6. What to do in a pirate game?

    Build up your base / nation into a force to be reckoned with? Like https://en.wikipedia.org/wiki/Ching_Shih
  7. That should 'just work'. I mean, you have to be careful with any assumptions you're doing with your pathfinding code with regards to the adjacent nodes, but other than that, it should just work. This is basically how one would implement teleporters, elevators, jumppads or other shortcuts.
  8. Using your graphics card might cause it to fail, the fact that if failed while you were doing Unreal is just the luck of the draw. The reason you don't see CryEngine posts about graphics cards, is probably because of sheer numbers, Unreal is everywhere, CryEngine is...almost nowhere. (Or maybe CryEngine users are less likely to blame a software program instead of the the hardware or driver.) EDIT: Or...just do a search for Crysis killed video card, I see lots of entries. https://www.gamespot.com/forums/pc-mac-linux-society-1000004/crysis-killed-my-graphics-card-26123086/ http://www.pcgamer.com/crysis-blew-my-pc-up-and-taught-me-a-valuable-lesson/ http://forums.whirlpool.net.au/archive/848964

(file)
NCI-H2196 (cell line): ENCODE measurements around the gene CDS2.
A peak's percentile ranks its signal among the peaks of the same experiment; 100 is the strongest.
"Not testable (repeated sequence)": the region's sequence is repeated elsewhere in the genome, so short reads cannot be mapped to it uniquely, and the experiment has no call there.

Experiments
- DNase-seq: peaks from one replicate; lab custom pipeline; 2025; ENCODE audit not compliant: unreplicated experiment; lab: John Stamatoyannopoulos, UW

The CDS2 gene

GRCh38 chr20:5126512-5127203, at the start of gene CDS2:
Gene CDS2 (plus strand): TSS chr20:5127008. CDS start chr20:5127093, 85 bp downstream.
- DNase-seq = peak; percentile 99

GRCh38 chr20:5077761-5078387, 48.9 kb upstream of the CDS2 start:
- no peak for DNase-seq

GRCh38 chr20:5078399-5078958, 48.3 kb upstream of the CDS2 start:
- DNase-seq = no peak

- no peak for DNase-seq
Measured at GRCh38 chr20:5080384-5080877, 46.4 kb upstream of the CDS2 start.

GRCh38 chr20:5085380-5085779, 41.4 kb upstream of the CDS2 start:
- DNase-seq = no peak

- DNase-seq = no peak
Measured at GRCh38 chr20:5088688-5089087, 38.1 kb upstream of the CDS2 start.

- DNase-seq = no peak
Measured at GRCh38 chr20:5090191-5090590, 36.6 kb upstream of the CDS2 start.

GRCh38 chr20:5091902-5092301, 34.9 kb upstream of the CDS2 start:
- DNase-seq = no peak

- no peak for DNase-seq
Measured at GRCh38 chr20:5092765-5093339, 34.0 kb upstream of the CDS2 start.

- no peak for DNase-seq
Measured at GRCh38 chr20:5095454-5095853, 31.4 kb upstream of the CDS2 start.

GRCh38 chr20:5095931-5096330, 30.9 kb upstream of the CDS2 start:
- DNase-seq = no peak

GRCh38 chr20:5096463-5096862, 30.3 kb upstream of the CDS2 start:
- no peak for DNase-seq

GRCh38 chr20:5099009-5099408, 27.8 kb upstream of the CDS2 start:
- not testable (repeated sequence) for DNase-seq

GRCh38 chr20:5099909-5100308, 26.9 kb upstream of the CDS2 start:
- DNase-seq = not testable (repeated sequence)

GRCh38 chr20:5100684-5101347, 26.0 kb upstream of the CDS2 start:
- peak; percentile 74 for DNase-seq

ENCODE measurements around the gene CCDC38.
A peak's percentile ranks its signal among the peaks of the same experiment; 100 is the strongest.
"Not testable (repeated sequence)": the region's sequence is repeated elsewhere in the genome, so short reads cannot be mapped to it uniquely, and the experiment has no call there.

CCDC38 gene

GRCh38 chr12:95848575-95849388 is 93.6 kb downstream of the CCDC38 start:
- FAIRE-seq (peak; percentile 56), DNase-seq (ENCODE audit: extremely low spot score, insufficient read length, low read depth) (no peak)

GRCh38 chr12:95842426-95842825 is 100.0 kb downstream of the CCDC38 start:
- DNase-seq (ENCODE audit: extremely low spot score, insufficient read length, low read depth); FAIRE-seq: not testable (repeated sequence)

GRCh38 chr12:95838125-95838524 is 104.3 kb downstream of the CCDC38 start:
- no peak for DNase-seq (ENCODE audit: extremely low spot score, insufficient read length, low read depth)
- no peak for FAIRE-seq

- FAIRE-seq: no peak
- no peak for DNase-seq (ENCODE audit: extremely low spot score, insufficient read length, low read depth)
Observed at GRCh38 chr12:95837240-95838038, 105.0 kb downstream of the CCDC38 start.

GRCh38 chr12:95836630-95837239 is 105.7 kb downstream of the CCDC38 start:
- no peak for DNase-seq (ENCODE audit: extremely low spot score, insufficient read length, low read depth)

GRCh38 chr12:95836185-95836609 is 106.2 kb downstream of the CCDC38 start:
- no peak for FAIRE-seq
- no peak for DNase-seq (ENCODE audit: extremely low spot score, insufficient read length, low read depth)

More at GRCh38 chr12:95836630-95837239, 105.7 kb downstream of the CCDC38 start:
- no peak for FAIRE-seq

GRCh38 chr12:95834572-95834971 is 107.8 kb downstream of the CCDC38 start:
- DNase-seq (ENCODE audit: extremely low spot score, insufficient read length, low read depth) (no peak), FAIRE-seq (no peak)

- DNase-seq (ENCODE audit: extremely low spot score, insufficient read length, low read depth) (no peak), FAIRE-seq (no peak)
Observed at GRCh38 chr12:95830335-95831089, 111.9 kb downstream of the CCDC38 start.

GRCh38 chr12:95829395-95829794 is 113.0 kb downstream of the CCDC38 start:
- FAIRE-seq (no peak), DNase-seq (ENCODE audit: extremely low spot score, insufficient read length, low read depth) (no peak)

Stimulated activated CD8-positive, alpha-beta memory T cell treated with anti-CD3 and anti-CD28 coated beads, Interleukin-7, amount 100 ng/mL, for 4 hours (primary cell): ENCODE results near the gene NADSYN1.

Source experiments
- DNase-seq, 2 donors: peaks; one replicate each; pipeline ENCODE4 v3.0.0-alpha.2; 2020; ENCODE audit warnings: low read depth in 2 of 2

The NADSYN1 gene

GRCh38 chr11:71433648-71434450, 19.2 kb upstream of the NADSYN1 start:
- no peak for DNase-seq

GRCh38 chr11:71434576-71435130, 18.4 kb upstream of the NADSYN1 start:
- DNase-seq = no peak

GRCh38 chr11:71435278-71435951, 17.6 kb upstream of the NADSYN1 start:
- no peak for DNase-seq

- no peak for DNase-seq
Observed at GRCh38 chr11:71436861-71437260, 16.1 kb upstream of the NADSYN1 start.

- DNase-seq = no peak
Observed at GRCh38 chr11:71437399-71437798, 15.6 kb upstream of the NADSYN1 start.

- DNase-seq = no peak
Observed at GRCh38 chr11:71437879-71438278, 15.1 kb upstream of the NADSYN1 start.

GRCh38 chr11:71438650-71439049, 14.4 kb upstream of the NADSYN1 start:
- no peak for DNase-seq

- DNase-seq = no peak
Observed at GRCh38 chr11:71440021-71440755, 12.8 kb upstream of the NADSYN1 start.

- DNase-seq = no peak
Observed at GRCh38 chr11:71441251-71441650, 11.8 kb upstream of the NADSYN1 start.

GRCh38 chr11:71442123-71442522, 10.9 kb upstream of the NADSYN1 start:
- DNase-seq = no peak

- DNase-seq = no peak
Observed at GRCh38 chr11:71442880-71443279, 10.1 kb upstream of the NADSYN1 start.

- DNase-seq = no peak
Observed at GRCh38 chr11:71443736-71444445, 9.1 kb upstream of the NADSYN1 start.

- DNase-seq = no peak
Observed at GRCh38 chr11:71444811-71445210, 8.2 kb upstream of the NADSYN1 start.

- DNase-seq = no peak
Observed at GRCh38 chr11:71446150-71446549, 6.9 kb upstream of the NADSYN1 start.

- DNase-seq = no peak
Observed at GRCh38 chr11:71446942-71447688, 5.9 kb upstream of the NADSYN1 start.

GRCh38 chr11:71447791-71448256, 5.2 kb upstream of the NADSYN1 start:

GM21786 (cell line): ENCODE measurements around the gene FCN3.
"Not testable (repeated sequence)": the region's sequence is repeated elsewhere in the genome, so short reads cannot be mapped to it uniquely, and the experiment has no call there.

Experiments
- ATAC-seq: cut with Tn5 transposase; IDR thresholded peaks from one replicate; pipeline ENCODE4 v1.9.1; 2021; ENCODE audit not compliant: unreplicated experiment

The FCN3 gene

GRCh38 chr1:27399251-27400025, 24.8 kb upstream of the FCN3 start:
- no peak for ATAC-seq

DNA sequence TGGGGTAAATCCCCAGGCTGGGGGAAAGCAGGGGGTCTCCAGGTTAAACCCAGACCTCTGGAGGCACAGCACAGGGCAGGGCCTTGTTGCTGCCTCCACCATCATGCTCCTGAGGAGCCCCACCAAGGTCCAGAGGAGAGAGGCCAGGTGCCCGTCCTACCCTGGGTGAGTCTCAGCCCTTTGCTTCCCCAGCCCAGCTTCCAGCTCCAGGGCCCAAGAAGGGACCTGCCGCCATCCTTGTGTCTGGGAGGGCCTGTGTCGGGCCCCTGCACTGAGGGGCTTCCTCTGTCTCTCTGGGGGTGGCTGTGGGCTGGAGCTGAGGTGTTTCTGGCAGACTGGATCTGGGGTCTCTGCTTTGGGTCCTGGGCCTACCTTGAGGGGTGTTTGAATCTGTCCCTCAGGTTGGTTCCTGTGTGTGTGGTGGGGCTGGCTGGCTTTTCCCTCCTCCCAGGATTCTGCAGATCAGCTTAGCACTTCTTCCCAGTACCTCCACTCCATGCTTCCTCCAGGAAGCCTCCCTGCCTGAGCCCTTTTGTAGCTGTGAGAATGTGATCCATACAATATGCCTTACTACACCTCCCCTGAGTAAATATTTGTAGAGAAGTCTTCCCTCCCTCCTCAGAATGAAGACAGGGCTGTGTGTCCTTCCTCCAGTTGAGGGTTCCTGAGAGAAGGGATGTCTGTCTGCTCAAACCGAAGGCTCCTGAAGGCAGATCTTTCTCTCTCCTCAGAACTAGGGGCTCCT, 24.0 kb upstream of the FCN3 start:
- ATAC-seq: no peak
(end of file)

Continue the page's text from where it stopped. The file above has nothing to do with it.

9. Idiot friendly point & click engine

    Haven't really looked, but it seems like there are lots of options. This one is the first engine that pops up on a google search and is free and requires zero coding skills: http://age.seccia.com/
  10. Learning UniRX

    Here's another set of slides that I found helpful as well, I think I like it better for it's small concrete examples. http://slides.com/sammegidov/unirx#/
  11. how get over this feeling?

    Go work in the industry for a while? See how the professionals code? Learn a bunch, either stay or leave and do your own thing after that. Plenty of the successful indies out spent years honing their craft on AAA titles.
  12. Learning UniRX